Court in California Trust Contest Invalidates Transfer to Drafting Attorney


Hand in the Money Jar

“An ethical estate planning attorney will plan for his client, not for himself.” With those words, the California Court of Appeal recently ripped Southern California attorney John LeBouef for taking advantage “of an elderly and mentally infirm person to enrich himself.” 

In Butler v. LeBouef (2016) 248 Cal.App.4th 198, the appellate court affirmed the invalidation of John Patton’s will and trust, which purportedly left Patton’s $5 million estate to LeBouef.  The ruling illustrates the Probate Code’s prohibition of donative transfers to categories of persons who, because of their relationship with the creator of a trust, might exercise undue influence. The law, in particular, presumes that an attorney who drafts a trust in which the attorney is named as a beneficiary does so without the client’s knowledge and consent. The opinion also shows how contestants can use evidence of other “bad acts” to bolster their cases if those other acts show a common plan or scheme. Continue Reading

Watch Out for SLAPPs in California Trust and Estate Litigation

Anti SLAPPIn heated California trust and estate litigation, one party’s petition to the probate court often leads the other side to file a retaliatory petition. If Sally petitions in Sacramento County Superior Court to contest Mom’s trust amendment on the ground that Mom had Alzheimer’s disease and lacked sufficient mental capacity to reduce Sally’s share, brother Bob may file a petition to enforce the no contest clause in the trust against Sally and thus seek to intimidate her.

Yet retaliatory claims can be radioactive for those who assert them given California’s “anti-SLAPP” statute, codified at Code of Civil Procedure section 425.16. “SLAPP” is an acronym for “Strategic Lawsuit Against Public Participation.” The statute creates a “special motion to strike” frivolous claims that aim to chill the valid exercise of speech and petition rights. A petitioner faced with an anti-SLAPP motion quickly finds himself on the hot seat. If he lacks evidence to substantiate his claims, the court will dismiss them and require him to pay his opponent’s legal expenses. Continue Reading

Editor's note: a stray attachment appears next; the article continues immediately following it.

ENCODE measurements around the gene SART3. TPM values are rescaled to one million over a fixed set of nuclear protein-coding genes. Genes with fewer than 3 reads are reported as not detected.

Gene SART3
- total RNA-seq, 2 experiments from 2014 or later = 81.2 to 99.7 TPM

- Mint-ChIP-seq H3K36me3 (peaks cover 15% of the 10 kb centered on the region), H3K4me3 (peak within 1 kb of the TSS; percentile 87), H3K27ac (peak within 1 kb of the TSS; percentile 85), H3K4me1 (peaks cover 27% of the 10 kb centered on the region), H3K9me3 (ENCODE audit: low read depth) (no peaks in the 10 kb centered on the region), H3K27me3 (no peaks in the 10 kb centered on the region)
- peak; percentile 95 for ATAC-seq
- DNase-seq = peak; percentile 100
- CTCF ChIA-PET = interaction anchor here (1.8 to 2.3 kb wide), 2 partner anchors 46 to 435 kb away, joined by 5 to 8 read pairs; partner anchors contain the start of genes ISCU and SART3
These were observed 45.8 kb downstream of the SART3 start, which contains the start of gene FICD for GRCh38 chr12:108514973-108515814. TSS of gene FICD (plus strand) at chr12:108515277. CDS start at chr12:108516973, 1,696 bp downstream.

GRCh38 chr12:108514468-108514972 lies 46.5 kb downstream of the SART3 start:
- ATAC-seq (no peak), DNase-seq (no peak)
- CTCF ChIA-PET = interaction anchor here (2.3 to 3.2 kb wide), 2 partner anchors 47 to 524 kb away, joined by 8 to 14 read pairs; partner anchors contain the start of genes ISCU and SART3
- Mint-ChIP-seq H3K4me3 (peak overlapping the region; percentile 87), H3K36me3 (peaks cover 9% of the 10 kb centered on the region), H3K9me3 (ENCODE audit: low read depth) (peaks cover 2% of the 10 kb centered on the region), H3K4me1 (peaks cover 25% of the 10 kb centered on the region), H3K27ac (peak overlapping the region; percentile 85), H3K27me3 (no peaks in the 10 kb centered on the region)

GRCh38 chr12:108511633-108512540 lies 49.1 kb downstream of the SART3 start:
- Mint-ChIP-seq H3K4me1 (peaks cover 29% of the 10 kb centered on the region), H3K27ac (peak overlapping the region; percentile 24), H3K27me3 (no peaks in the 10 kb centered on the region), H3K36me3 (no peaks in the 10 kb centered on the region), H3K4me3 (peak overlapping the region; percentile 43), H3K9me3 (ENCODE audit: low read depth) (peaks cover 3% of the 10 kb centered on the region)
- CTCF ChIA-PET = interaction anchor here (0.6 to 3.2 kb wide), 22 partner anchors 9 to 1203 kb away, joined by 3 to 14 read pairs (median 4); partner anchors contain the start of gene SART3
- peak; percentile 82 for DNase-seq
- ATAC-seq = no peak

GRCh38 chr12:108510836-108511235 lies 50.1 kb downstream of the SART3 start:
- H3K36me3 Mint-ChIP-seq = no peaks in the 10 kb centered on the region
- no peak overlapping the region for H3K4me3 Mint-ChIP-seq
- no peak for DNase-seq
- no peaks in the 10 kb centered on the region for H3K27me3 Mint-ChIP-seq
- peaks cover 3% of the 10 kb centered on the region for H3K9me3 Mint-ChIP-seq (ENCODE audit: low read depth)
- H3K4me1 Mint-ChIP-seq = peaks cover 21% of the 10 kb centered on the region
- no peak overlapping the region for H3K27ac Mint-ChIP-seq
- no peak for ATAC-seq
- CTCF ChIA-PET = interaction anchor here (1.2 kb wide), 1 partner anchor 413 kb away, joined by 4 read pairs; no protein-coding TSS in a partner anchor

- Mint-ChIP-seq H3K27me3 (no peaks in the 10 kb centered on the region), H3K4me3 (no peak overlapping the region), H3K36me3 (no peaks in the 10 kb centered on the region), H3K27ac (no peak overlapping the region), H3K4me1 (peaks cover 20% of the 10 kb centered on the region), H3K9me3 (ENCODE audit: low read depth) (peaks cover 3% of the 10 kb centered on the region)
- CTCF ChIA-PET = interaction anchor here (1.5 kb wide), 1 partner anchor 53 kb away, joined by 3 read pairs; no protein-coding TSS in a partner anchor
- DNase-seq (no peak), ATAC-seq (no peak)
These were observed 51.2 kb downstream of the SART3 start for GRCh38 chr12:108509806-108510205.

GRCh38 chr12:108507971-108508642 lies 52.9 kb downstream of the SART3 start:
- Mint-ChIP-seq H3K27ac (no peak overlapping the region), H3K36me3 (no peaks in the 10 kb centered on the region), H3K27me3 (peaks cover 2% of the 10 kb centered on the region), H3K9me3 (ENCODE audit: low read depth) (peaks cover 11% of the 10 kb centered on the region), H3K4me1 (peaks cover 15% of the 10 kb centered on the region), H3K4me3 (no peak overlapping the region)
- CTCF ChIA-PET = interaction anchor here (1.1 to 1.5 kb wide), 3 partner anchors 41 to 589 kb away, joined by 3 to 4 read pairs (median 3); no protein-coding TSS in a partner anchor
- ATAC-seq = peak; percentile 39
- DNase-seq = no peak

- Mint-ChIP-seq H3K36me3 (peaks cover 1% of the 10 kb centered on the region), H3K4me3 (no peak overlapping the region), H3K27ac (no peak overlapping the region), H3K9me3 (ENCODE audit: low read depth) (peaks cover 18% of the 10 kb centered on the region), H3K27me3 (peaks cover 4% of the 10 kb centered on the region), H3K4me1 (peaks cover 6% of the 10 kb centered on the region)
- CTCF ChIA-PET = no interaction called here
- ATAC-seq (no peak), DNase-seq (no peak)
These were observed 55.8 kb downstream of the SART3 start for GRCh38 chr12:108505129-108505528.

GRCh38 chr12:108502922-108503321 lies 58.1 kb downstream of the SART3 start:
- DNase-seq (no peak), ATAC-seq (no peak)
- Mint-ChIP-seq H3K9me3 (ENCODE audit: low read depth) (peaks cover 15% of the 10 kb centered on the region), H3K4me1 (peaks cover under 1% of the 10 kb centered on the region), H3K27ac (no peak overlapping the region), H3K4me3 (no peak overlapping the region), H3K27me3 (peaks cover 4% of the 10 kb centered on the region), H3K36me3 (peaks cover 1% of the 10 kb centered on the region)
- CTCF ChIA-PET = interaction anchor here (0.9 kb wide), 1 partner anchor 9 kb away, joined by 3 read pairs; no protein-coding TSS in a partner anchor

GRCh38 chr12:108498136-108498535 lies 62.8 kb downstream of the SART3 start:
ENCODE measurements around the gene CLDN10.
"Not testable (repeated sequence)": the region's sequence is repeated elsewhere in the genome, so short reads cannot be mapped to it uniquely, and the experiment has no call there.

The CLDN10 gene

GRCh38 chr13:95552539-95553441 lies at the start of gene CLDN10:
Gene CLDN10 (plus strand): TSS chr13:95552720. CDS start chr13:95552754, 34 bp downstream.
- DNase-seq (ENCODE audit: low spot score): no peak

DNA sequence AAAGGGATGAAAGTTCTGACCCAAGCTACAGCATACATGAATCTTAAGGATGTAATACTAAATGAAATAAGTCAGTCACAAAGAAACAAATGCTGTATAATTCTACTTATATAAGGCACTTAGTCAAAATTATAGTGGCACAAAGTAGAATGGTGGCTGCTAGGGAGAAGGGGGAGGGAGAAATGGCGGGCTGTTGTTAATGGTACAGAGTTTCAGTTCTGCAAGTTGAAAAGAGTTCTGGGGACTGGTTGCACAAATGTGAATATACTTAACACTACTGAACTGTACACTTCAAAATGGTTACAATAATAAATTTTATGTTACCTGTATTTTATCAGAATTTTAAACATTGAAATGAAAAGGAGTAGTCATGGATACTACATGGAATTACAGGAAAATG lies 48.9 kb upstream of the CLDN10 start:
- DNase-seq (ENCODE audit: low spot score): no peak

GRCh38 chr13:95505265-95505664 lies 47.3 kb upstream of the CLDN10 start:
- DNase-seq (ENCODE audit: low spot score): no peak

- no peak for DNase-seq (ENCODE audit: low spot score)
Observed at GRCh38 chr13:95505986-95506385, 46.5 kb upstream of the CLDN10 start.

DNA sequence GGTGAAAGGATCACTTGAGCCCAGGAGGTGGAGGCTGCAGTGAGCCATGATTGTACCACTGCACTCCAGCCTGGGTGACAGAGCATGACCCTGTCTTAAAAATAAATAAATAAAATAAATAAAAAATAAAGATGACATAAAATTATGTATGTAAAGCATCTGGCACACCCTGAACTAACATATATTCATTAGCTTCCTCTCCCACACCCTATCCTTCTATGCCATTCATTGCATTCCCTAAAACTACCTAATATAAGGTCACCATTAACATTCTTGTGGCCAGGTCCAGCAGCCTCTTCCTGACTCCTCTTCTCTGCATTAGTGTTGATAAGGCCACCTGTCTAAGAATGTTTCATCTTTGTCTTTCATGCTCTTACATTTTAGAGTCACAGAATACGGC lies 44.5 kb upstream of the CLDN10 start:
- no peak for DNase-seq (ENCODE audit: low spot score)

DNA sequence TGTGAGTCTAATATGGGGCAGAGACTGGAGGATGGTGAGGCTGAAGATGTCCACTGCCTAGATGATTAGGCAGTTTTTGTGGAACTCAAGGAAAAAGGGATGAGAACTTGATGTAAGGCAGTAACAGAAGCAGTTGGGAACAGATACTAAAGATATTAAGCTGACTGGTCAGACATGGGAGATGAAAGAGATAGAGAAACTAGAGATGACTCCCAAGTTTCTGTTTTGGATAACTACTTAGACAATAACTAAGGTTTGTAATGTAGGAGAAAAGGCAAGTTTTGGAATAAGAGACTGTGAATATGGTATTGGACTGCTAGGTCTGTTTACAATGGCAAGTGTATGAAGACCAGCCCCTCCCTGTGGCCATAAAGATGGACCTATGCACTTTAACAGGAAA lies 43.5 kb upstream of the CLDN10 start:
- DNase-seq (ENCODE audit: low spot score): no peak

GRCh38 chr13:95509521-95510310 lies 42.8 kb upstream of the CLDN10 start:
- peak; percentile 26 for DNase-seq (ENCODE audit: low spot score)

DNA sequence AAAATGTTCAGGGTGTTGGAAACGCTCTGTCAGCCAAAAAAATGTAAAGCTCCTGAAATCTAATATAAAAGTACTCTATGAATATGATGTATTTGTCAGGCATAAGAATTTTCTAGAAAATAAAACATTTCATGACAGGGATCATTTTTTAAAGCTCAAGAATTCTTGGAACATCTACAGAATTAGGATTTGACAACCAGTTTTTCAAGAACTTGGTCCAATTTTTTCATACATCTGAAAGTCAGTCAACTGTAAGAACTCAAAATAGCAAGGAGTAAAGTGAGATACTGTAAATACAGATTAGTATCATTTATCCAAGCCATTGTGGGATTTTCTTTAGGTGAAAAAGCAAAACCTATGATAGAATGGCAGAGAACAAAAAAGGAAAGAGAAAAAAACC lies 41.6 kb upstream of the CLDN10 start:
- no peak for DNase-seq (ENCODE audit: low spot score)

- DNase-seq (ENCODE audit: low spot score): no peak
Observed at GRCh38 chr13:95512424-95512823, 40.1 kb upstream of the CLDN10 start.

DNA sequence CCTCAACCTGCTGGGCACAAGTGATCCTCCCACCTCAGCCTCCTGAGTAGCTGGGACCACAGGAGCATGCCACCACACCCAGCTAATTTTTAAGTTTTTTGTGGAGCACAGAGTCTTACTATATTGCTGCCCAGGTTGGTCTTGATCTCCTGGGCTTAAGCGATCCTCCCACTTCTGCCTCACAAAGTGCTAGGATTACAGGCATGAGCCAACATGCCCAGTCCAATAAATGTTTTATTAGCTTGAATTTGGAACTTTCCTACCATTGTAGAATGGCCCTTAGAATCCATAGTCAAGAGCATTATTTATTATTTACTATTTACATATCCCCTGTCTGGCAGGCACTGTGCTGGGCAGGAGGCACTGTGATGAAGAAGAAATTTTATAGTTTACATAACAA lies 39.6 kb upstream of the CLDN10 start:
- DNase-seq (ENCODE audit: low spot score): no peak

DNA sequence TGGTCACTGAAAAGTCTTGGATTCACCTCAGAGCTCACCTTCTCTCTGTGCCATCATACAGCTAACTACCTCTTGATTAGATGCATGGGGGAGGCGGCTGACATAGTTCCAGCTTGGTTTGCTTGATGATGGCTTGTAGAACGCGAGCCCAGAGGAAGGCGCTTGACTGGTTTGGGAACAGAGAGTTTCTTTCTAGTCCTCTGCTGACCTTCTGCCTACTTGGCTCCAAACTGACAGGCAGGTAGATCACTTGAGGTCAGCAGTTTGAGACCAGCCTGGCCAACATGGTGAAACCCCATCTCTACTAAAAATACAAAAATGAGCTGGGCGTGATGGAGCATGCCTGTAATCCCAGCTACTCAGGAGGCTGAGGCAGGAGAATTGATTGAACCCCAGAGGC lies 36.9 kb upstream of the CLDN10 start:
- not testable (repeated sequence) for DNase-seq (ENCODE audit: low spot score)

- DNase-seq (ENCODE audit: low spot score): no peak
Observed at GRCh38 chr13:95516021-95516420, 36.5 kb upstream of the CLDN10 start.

Til Death Do Us Part: California’s New Transfer on Death Deeds

Deed TransferCalifornia’s new transfer on death deeds (“ToD deeds”) allow for the transfer of real estate upon the occurrence of death without the need for costly estate planning or probate administration. Codified at California Probate Code section 5600 – 5696, the new mechanism may fill a void in the array of estate planning options, but it is not likely to catch on with traditional estate planning attorneys for the reasons discussed below.

Fresno attorney Mark Poochigian presented a thoughtful and at times critical assessment of ToD Deeds at a Sacramento County Bar Association luncheon in June. At the Summer Education Conference of the California State Bar Trusts and Estate section, only one of the more than one hundred attorneys in attendance acknowledged having prepared one of these new deeds since the law went into effect on January 1, 2016. Continue Reading